Web Design Critique: Salesforce Health Cloud

5

Salesforce says that they’re there to provide healthcare cloud solutions, with best practice support and improvements that allow what they call the Fourth Industrial Revolution to improve people’s lives and healthcare by making these developments easier to use and access. If their site is any indication, they’re well on their way to do that.

The site uses bright, welcoming, colours, with a colour palette of white, sky blue, and cobalt blue. This monochromatic mix is bright, yet cool, creating an overall relaxing feel to the site, which is something you’d want when tackling healthcare.

The first thing you’ll see past the clearly labelled main menu bar, is the header of a nurse working on a tablet, which immediately tells you what the site is about. Straightforward and simple. Whilst the header seems a bit big, it actually doesn’t take up much in terms of space, due to the side navigation tab and several links to promotional media. A fairly straightforward presentation, with minimal fluff.

Speaking of the side navigation tab, it’s always following you with a Watch Demo link, as well as the contact info of Salesforce always in full display, allowing for ease of contact. Notably, it only becomes a real focus once someone scrolls down, which, in a way, tells people “If you’re scrolling down, you must be interested. Wanna talk?”. The chat and feedback box behaves pretty much the same way; they’re always there, but they’re not hogging the attention. Even marketing is built into the design, and its good.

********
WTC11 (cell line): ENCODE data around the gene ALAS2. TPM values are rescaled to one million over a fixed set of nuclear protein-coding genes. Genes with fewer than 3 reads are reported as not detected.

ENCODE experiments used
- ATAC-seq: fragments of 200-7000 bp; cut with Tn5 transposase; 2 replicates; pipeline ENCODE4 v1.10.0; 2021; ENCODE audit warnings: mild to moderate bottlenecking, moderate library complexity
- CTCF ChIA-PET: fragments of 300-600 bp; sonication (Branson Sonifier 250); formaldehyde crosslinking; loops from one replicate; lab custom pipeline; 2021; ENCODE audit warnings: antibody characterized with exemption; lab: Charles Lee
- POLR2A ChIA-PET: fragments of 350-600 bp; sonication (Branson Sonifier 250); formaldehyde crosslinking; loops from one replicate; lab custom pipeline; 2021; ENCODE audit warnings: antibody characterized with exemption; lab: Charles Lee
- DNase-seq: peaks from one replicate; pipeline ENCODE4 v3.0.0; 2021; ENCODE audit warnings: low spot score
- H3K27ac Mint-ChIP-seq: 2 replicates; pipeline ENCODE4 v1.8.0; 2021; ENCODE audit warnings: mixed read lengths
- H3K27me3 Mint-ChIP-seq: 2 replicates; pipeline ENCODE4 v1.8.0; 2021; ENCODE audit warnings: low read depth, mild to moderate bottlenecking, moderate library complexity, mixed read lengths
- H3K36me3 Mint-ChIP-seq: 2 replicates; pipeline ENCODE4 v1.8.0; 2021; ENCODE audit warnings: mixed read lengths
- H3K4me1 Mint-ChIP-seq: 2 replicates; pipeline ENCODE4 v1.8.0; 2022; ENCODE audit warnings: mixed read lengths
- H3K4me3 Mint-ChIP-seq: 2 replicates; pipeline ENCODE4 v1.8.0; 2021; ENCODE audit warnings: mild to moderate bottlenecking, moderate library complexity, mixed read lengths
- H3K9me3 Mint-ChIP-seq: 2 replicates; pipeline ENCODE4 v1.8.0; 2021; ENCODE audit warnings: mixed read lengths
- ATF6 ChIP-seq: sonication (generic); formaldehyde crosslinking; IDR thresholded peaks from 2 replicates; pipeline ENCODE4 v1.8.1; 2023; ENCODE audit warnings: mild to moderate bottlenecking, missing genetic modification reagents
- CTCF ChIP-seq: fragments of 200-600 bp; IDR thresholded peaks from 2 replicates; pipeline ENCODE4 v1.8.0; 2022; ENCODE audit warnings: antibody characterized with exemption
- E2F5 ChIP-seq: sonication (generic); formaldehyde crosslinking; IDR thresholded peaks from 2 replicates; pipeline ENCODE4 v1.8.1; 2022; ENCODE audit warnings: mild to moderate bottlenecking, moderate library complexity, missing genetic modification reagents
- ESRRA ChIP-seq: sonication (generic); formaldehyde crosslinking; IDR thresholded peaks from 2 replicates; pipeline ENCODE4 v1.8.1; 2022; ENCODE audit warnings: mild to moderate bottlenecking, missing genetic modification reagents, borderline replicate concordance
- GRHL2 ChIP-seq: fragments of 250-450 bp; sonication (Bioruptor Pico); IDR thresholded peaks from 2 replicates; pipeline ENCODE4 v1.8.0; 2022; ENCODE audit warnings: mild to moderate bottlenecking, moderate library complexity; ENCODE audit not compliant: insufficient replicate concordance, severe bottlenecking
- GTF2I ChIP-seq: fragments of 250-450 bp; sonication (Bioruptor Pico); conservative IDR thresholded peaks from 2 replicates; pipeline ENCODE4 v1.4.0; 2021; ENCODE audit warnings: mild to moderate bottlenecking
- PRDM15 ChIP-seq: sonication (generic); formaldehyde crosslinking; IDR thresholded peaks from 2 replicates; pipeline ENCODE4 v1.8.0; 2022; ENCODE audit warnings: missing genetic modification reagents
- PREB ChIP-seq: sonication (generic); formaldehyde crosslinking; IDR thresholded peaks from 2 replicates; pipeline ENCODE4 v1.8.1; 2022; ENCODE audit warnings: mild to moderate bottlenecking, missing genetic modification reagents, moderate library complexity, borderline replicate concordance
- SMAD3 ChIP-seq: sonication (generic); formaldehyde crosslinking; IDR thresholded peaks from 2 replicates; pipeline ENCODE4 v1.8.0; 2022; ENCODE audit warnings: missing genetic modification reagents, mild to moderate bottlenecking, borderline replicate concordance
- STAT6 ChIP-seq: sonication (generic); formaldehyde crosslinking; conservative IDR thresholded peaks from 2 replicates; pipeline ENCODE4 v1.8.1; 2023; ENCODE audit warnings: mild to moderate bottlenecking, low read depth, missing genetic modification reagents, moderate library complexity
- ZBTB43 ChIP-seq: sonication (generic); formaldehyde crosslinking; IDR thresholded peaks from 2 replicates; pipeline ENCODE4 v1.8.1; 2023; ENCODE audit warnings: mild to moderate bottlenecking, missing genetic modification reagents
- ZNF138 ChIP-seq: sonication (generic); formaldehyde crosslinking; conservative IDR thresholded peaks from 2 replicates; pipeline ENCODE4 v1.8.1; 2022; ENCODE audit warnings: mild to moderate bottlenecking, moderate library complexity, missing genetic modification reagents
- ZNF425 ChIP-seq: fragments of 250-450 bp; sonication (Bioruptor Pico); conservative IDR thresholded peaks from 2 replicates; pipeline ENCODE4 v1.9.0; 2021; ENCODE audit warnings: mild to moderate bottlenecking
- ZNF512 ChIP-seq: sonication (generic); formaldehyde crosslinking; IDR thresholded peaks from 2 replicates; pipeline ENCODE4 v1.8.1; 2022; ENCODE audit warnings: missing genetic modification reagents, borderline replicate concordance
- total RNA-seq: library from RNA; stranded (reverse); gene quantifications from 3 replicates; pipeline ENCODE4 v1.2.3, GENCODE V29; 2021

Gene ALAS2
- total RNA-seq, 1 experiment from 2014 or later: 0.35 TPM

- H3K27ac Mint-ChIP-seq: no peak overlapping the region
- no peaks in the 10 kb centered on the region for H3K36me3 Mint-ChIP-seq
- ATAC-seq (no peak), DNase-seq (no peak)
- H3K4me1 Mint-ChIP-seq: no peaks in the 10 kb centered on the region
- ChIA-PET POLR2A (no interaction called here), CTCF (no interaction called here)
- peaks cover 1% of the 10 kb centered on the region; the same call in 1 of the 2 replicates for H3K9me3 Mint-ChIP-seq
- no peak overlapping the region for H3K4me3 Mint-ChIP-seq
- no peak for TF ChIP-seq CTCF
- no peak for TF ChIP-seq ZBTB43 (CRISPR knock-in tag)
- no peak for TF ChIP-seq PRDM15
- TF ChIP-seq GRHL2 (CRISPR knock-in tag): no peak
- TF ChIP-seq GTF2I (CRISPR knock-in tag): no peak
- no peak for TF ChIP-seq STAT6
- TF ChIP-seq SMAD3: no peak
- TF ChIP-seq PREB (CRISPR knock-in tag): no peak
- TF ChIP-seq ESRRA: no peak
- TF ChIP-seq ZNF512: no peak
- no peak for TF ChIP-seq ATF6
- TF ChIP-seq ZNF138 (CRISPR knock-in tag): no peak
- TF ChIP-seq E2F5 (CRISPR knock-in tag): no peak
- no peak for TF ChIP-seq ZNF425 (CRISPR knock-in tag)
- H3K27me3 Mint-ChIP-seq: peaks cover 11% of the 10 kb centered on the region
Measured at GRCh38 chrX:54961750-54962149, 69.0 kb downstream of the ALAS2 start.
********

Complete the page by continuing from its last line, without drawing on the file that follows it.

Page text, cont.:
Speaking of scrolling down, there will be a lot of it if you go and visit the site, as it relies heavily on visual aids. Granted, every subsection has to account for everything, but still, it’s a bit of a load, both to networks and patience.

Though the site does heavily rely on visual aids, it is straightforward in their use. A bit of text to give a brief explanation or promote a short slogan, then a link to something that provides further information on things like best practice support, whether another page or supplementary media, like an e-book. Again, there just happens to be a lot of stuff to go through.

First, it’s the main menu, then header, then learn more. THEN you get to information on providers, followed by the same for payers, followed by news, followed by a screenshot of the actual software like a sample. After that, is the promotion for the health cloud itself, then a link to a customer success story, a link to their infographic, an intro to their sales pitch, and then, the bottom of the screen shows. Overall, the design is solid, but needs to take into account how a single page of theirs chews through network bandwidth.

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